Companies use email security gateways to prevent email messages that violate an organization’s policies — particularly ones with malicious intent — from reaching their destinations.
All email security gateways have the ability to quarantine or block email that contains detected malware, phishing attacks, spam, as well as other malicious content. This prevents most attacks from reaching their intended recipients, which, in turn, reduces the number of successful compromises of hosts, user credentials and sensitive data.
Some security gateways also offer data loss prevention capabilities that thwart inadvertent or intentional leakage of sensitive information via email messages. This is mainly a concern for outbound traffic — email messages sent from within the organization.
There are many products available. It is not feasible to exhaustively capture the characteristics of every single one, so this article focuses on the most widely used types of gateway products.
The architecture of email security gateways
There are several possible architectures for hosting email gateways, including the following:
- The email server. Some gateway products are email server-specific — e.g., for Exchange servers only or for Domino servers only — and these products are typically installed directly onto the email server. Most products do not fall into this category.
- An on-site hardware appliance. The majority of secure email gateway products offer a hardware appliance option. Companies install this dedicated appliance on the organization’s network, and inbound and outbound email traffic is routed through the appliance for analysis and filtering.
- An on-site virtual appliance. Most vendors offer on-site virtual appliances for email security. Companies can install these virtual appliances as part of a private cloud controlled by the organization, or they can be run on an on-site server without necessarily being part of a cloud architecture.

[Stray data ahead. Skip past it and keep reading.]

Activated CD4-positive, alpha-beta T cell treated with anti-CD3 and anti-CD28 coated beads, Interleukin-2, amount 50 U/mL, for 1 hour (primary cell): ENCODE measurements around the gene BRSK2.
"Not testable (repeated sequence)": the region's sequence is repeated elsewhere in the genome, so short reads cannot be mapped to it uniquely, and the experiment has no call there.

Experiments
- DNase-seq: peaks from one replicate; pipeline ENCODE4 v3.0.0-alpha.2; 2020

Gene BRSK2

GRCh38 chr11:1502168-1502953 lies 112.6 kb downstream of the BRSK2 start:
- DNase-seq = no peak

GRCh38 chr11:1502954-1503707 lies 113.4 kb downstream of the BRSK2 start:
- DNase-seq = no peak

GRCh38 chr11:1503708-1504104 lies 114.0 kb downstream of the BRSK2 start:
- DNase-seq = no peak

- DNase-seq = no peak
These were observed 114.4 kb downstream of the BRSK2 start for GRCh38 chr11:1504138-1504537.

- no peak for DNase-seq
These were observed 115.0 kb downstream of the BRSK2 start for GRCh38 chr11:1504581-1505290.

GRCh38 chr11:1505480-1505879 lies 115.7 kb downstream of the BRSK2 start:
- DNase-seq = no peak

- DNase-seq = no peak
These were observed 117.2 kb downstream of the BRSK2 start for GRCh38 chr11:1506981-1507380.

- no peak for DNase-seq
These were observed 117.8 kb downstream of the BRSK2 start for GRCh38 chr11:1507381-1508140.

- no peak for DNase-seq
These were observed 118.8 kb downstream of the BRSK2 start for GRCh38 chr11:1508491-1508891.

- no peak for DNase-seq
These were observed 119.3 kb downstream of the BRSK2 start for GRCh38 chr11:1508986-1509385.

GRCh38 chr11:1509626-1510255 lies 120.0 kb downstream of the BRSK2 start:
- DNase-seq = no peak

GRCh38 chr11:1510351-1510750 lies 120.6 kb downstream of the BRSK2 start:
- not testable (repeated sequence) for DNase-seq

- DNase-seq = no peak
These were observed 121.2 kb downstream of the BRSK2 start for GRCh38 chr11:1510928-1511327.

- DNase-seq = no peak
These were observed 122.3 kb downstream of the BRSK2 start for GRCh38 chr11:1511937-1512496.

- A public cloud. Many email security gateway products are available as public cloud-based services. They function the same way as the on-site appliances do; all inbound and outbound email traffic for an organization is routed through the service.
- A hybrid approach — combining public cloud and on-site presence. Many vendors offer a hybrid architecture, which combines a public cloud-based service and a locally deployed hardware or virtual appliance.
Each option has advantages and disadvantages in terms of security, performance and reliability. However, all of these architectures ultimately deliver the same type of email analysis and filtering services to their user communities.
Email security gateways are strictly that — gateways — and they have no presence on client devices. The lack of a dependency on client-side security controls is important for achieving effective email security in many environments, especially those that have email users with client devices outside the organization’s control, such as bring your own device laptops, smartphones and tablets.
Typical environments suitable for email security gateways